Announced as part of DC's wider Hanna-Barbera relaunch alongside Scooby Apocalypse and Future Quest, expectations were low for Flintstones — but the book has proven itself to be one of the sharpest social satires around, in and out of comics, with religion, gay marriage and science denialism all having been skewered in the initial issues. It's an absurd and hilarious series that feels very much like a surprisingly faithful update to the original cartoon. Who could've seen that coming?

See Also: Giant Days by John Allison and others

Best Nonfiction: Rolling Blackouts by Sarah Glidden

Glidden's follow-up to her wonderful 2011 How to Understand Israel in 60 Days or Less sees her travel to Syria and Iran, accompanying two non-profit journalists as they attempt to explore the effect of the Iraq War on the Middle East, with Glidden also exploring the strengths and limits of contemporary journalism and the effects of the war on those who fought in it, using a fourth member of their group — a former U.S. soldier — as an entry point. Subtle, curious and touchingly human, this is an exceptional piece of journalism, in addition to being a spectacular work of cartooning.

See Also: Something New by Lucy Knisley

Best Contemporary Commentary: Unfollow by Rob Williams, Michael Dowling and others

Unfollow started from a perfect pitch — social media meets Battle Royale as 140 random users of a Twitter-like service learn they'll share in the inheritance of the service's dying founder, turning them into immediate celebrities and targets for murder by those seeking a bigger share — and has unfolded in such a way that feels primed for mass consumption. Especially the jaw dropping climax to its first year, which felt like a better "season finale" than anything on television this year.

See Also: The Wicked + The Divine by Kieron Gillen and Jamie McKelvie

Best Impossible To Categorize, But They Should Be Mentioned Nonetheless: Panther by Brecht Evans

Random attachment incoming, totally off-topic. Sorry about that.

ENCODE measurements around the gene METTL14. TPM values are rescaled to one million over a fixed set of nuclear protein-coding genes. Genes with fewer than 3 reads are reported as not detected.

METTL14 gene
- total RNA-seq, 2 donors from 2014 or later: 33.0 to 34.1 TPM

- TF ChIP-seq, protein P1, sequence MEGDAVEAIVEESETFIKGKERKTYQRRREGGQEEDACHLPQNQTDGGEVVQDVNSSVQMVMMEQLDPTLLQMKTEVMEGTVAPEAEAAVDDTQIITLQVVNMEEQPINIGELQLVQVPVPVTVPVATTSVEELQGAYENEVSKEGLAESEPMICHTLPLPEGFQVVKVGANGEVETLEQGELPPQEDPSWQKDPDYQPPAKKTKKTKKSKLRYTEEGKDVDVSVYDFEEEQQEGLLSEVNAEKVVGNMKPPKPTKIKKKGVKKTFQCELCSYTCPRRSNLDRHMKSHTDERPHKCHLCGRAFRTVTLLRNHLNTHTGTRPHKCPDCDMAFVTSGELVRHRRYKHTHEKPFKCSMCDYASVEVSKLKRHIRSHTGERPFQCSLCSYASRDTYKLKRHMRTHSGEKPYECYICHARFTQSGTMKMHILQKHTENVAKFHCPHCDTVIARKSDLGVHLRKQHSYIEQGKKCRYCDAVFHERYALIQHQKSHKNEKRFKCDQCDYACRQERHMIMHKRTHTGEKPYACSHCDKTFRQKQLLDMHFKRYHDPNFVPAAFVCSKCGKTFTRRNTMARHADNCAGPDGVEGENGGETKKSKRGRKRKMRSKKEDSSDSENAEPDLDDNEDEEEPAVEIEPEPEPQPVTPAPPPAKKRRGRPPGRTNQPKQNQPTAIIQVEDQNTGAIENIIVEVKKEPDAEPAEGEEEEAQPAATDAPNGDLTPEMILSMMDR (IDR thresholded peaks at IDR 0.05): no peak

Dark, disturbing and at times surprisingly beautiful, to explain Panther fully would spoil the mystery box of a book to a certain degree; instead, let's just say that it's about imaginary childhood friends, abuse and the power of storytelling, told in a manner that plays with comics as a medium. It's not an easy read, but it's one that will stick with you for a long time afterwards.

See Also: Demon by Jason Shiga, Hot Dog Taste Test by Lisa Hanawalt

Best Unofficial Trilogy: The Omega Men/The Sheriff of Babylon/The Vision by Tom King, Barnaby Bagenda, Mitch Gerads, Gabriel Hernandez Walta and others

If there's one creator who could be called 2016's MVP, it's Tom King. His Vision series for Marvel (with art by Gabriel Hernandez Walta) was arguably the critical highlight of the publisher's year, and his two recently concluded DC series The Omega Men and The Sheriff of Babylon brought a verisimilitude (and grim humor) to the war comic genre. Placed together, each of these three 12-issue series act as commentary on the expectations of heroism and the constraints of heroic fiction, especially the stories people tell themselves about their actions — which, in a strange twisted way, makes King the ideal choice to handle DC's Batman series, where he's currently breaking boundaries and finding new ways to play with the iconic Dark Knight.